Minimal Impact With Inlet Parking Lot Move

This week’s decision by the Ocean City Mayor and Council to lower the free roam time at the Inlet Parking Lot from 30 minutes to 20 is not a big deal.

Although it’s been labeled as a money grab by some, the reality is it’s a practical matter that will only impact a small percentage of users.

Going into this week’s meeting at City Hall, word was the changes planned for the Inlet lot were not going to pass due to the absence of a council member, Tony DeLuca, who was one of the four who supported the changes last month. With DeLuca’s absence, it appeared the 4-3 vote from last month would become a 3-3 stalemate.

That never became an eventuality, however, because Public Works Director Hal Adkins presented some compelling statistics that ultimately resulted in a 6-0 vote to adjust the paid parking fee system.

The resolution before the council sought to alter the fee structure to 20-minute increments from the current 30 minutes, including the initial free time. The goal is to speed up the exit lanes at the lot by eliminating the need for coin change to be made when customers are paying cash.

According to statistics presented this week, only 21 percent, or 92,000, of the 442,100 total transactions at the parking lot involved the 30-minute grace period. Of that 92,000, about 80 percent reportedly came and went in less than 20 minutes. Adkins maintains the remaining 20 percent, or about 18,000 vehicles, will adjust to the 20-minute change without much aggravation.

We think this change is worthwhile if it accomplishes the goal of improving the efficiency of the exit lanes. Visitors are understandably frustrated when they are literally paying extra money to wait in long lines to check out of the lot. This is an attempt to curb that common complaint and it’s worth a shot.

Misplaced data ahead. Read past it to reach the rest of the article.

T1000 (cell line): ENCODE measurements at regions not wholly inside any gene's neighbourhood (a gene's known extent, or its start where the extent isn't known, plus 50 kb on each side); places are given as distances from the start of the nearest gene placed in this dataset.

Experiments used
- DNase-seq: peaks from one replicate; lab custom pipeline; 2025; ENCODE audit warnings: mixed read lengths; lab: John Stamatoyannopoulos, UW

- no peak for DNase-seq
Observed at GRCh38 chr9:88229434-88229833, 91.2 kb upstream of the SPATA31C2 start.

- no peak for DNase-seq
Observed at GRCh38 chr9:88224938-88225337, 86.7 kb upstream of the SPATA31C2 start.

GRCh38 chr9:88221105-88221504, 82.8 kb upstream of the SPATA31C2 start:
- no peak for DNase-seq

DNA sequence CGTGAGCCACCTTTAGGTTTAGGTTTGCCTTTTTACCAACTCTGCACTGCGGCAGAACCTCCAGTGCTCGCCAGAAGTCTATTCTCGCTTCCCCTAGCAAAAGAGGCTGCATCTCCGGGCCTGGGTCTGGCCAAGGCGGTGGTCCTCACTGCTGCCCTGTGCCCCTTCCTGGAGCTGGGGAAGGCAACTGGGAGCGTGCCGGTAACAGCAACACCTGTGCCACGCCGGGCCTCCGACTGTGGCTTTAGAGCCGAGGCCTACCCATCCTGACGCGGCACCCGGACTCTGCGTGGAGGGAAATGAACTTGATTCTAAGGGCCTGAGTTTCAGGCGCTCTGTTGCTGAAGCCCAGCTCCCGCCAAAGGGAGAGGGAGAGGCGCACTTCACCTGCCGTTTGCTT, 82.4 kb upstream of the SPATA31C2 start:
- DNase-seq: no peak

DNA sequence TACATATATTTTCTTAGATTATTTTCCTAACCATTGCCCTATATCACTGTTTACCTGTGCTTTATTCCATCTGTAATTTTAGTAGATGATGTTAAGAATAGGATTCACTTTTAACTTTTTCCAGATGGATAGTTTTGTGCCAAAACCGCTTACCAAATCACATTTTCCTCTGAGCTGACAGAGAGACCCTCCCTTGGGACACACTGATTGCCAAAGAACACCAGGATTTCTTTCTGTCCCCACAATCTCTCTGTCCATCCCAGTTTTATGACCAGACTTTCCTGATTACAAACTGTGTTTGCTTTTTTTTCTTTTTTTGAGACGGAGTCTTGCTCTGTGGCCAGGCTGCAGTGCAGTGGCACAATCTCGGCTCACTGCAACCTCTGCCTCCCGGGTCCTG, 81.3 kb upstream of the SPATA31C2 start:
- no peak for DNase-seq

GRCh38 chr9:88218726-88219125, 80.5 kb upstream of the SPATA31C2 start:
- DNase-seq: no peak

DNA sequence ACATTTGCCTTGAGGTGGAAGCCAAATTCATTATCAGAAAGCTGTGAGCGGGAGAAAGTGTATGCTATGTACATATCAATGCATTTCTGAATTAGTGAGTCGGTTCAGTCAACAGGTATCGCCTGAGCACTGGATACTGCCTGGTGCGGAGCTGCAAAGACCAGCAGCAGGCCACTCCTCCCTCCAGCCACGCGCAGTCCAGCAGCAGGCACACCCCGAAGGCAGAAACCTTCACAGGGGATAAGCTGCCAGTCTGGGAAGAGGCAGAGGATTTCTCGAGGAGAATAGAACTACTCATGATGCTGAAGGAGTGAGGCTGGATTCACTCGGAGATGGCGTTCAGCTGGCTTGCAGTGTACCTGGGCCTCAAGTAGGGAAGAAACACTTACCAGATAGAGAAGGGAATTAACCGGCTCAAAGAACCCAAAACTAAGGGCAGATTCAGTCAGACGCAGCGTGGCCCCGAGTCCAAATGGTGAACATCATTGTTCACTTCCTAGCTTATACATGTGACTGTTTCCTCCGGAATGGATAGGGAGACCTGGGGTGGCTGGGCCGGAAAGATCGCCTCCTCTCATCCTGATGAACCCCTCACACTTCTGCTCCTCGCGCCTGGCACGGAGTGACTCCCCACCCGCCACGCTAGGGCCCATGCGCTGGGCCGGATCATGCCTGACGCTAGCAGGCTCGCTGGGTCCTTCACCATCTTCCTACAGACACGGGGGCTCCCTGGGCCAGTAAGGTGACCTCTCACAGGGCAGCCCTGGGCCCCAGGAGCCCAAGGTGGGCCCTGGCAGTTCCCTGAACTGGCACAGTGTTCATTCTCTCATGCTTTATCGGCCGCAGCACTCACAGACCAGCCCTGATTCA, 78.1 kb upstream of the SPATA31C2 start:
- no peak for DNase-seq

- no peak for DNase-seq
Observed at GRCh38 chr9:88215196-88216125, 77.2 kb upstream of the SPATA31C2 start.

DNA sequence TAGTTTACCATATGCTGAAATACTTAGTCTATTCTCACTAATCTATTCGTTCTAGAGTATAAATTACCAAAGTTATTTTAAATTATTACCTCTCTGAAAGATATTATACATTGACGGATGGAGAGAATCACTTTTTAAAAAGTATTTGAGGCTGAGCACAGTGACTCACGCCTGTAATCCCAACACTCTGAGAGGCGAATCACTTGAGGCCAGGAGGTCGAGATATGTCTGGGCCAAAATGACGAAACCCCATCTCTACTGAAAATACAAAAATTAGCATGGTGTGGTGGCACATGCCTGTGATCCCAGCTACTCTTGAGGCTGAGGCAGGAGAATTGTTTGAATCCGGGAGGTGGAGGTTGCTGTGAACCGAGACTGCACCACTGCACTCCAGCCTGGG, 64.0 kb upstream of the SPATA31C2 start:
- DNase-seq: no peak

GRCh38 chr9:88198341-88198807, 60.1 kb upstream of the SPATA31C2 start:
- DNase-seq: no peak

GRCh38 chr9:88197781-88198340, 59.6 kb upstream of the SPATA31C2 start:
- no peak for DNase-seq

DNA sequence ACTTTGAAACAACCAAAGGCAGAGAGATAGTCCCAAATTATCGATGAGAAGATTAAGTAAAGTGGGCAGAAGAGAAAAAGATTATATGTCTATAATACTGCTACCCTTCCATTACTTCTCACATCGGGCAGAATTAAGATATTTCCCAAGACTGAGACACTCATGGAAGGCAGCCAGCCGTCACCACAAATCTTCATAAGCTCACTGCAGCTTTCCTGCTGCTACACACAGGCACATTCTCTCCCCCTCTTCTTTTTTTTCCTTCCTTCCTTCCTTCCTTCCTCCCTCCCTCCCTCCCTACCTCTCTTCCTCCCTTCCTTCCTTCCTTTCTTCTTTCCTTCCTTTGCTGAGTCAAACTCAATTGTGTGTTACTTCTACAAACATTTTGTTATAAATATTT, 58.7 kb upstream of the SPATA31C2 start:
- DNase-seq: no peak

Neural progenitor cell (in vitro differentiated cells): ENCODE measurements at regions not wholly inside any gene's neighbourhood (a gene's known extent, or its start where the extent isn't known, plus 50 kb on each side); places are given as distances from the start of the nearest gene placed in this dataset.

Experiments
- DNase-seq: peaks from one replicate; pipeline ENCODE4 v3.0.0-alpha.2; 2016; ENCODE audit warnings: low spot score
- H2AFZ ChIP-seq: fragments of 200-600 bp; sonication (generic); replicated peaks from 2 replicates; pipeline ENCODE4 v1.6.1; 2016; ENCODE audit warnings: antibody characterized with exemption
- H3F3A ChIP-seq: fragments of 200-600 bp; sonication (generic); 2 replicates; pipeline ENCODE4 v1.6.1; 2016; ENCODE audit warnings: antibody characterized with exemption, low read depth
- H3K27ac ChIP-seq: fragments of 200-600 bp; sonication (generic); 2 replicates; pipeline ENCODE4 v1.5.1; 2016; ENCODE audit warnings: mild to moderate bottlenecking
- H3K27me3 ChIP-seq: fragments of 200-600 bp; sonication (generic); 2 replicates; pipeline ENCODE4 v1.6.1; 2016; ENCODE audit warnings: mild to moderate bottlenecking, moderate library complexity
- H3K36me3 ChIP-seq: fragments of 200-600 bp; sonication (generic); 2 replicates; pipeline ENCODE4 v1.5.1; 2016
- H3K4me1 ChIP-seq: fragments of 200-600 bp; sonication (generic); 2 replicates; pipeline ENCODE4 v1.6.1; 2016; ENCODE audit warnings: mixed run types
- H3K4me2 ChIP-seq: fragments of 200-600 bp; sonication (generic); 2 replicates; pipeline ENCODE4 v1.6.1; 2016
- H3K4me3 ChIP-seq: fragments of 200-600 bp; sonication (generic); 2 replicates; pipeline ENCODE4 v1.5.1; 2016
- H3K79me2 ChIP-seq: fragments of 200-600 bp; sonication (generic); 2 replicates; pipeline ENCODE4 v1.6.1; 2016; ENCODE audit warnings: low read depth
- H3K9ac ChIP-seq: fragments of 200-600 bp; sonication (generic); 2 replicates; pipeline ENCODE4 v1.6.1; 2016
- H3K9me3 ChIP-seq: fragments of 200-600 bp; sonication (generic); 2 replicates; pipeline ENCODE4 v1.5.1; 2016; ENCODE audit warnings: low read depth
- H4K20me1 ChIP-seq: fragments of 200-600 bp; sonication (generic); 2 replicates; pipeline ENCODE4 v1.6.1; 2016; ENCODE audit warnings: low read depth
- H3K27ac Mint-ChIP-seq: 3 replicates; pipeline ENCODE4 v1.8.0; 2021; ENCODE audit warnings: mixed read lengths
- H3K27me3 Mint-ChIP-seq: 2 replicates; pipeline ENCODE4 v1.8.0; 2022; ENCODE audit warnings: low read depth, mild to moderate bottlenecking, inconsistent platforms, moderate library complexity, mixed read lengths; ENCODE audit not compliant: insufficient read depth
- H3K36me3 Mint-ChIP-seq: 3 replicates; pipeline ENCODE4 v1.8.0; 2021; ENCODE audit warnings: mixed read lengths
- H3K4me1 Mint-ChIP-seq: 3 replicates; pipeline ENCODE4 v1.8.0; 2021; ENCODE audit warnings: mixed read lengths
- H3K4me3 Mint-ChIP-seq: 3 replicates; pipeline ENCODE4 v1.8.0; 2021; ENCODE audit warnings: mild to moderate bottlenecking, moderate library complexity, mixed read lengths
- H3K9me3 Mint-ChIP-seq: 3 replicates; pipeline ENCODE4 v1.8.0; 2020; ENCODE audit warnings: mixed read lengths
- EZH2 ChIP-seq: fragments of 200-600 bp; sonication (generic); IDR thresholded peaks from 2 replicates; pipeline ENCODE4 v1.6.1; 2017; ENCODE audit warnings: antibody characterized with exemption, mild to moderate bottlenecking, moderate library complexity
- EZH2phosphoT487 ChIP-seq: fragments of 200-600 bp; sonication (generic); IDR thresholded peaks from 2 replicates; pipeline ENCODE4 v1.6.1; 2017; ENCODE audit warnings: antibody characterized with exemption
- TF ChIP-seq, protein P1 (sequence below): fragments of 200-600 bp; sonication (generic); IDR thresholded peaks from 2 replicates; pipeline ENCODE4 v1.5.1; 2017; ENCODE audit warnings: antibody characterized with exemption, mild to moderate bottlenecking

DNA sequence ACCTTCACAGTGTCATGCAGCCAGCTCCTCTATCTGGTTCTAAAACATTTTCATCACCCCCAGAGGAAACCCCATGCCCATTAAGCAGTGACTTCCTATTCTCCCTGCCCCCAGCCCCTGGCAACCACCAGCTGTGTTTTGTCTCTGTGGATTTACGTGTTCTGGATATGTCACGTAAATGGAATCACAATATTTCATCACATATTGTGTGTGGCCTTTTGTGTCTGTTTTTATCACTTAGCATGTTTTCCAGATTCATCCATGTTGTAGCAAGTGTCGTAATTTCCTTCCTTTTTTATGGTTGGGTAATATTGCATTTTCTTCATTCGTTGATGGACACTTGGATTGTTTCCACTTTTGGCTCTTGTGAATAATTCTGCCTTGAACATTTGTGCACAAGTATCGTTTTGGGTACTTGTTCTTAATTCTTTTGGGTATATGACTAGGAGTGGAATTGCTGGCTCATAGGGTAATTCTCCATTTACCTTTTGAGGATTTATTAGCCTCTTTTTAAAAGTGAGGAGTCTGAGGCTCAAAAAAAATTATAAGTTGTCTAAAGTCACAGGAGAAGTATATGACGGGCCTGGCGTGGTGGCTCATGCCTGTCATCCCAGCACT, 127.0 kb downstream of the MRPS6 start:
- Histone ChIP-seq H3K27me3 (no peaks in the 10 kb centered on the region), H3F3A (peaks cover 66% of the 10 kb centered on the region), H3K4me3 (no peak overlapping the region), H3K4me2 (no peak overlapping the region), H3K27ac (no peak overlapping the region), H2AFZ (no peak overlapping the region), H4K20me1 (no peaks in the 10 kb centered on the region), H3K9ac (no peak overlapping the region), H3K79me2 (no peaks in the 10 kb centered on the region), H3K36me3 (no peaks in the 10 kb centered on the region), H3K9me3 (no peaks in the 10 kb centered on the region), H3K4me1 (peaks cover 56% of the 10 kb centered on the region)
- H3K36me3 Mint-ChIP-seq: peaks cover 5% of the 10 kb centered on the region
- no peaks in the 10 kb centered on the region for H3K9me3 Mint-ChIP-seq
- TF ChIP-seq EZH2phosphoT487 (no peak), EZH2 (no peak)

The key will be informing the visitors as they enter the lot of the change. New signage will be key and a note on the ticket disbursed at the gate would be worthwhile, if possible.

Like any change, the city should review this after the season to determine if it accomplished the goal of speeding up the exit lanes. After looking at the numbers and gauging success, a further evaluation for the following season can then be conducted. In the meantime, we see it as a change that’s worth implementing if it improves efficiency.

About The Author: Steven Green

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The writer has been with The Dispatch in various capacities since 1995, including serving as editor and publisher since 2004. His previous titles were managing editor, staff writer, sports editor, sales account manager and copy editor. Growing up in Salisbury before moving to Berlin, Green graduated from Worcester Preparatory School in 1993 and graduated from Loyola University Baltimore in 1997 with degrees in Communications (journalism concentration) and Political Science.